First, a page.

Milwaukee Brewers: The Top 5 Left-Handed Starting Pitchers in Franchise History
By Tom Kurtz
The Milwaukee Brewers have had a good amount of solid left-handed starters in their history. The top 3 are pretty clear, but the list of names behind them were harder to rank.
If you have been following the Milwaukee Brewers the past 15 years or so, you would realize the team has gone long stretches without a left-handed starter in their rotation. At other times, there were southpaws like Tom Gorzelanny, Chris Narveson, Glendon Rusch, and Manny Parra getting starts. Some of these lefties may have been decent for a stretch, but none of them would be good enough to sniff this list.
That being said, there have been some great left-handed starters in Brewers history. There also is a logjam of solid, yet unspectacular guys that could fall anywhere from #4 to #10. I think there was enough research done to get a pretty good Top 5, but debate is certainly healthy. There were definitely some tough omissions.
Missing the cut
I would be remiss in this space if I did not at least mention the incomparable Warren Spahn. This is a Brewers list, but Spahn is regarded as possibly the best left-handed hurler in league history. And he did it primarily in Milwaukee. The Hall of Famer made 17 All-Star teams, while winning an astounding 363 games over 21 seasons. That is the most ever by a left-handed pitcher. He needed to be mentioned.
The majority of Brewers fans know that Juan Nieves is the only pitcher to throw a no-hitter in team history. It was a magical night in Baltimore that was culminated by a diving catch by Robin Yount. Nieves did win 32 games in just 3 seasons, but after an arm injury in 1988 he never pitched in the big leagues again. He was only 23-years old when he made his last pitch.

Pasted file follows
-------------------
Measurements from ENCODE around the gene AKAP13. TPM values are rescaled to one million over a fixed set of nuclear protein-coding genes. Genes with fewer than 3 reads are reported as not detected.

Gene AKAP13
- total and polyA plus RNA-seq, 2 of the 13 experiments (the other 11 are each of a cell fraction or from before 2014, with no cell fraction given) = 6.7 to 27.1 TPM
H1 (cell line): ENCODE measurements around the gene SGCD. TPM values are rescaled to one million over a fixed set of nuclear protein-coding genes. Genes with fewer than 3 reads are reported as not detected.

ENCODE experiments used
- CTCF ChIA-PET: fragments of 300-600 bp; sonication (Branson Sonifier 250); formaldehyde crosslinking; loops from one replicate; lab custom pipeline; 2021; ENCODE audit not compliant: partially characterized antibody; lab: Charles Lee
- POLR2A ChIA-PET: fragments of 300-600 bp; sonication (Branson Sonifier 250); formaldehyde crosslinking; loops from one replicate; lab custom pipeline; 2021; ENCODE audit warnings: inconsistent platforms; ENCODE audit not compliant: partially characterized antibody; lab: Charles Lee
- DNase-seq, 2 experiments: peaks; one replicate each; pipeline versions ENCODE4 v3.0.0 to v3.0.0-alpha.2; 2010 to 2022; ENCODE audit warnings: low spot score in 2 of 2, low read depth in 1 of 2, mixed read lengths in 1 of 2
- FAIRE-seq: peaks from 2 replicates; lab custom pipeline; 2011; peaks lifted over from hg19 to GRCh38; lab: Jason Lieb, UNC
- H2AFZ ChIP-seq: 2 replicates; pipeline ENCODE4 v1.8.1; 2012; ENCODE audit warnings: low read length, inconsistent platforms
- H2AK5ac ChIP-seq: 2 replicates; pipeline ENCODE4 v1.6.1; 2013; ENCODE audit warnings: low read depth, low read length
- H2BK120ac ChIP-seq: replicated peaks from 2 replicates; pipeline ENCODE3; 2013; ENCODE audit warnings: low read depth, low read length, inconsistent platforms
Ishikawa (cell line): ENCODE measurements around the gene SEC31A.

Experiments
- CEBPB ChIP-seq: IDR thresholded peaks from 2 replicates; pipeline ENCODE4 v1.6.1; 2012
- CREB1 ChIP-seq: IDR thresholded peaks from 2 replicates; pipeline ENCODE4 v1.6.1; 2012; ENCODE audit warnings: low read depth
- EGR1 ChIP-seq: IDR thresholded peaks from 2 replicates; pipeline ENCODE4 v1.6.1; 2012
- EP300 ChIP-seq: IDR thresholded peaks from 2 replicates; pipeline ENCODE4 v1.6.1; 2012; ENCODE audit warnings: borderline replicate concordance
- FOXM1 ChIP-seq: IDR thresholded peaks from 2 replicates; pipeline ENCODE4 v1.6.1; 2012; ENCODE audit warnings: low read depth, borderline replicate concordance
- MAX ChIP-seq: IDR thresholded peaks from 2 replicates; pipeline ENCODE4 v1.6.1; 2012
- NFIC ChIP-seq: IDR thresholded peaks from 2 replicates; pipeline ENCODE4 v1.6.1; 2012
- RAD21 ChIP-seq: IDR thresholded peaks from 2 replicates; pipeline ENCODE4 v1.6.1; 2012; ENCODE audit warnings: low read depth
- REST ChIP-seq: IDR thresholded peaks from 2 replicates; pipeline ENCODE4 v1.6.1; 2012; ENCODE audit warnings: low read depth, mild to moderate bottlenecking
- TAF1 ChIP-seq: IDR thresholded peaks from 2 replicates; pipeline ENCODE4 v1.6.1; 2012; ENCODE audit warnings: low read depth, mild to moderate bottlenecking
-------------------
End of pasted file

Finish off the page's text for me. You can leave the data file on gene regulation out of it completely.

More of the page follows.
Another name that is very familiar to Brewers fans is Jerry Augustine. The current analyst on Fox Sports Wisconsin telecasts had a very good career for Milwaukee. After being drafted in 1974 out of Kewaunee (WI) High School, Augie was able to pitch for 10 seasons for his hometown Brewers. He pitched on some very good teams, but was only a true starter for 3 of those years. He made his mark primarily in the bullpen, so he did not do enough to make this list as a starter.
There were some good names that could not crack the Top 5, but definitely did a lot in a Brewers uniform and deserve mentioning. They include Randy Wolf (it didn’t end well), Scott Karl, Bob McClure, and Brent Suter.
The final name to miss the cut was Chris Capuano. After digging deeper into the stats, his name was replaced from my original list. Cappy was a favorite of mine. I dealt with him a little bit during his playing career and he was always a stand-up guy. He was an All-Star for the Brewers in 2006 after an even better campaign in 2005. In that season, he went 18-12 with a league-leading 35 starts and a 3.99 ERA. He won 45 games in his Brewers career, with a 1.373 WHIP, and a 7.8 WAR. All very good numbers, but just not good enough to crack the Top 5.
Let’s start the list.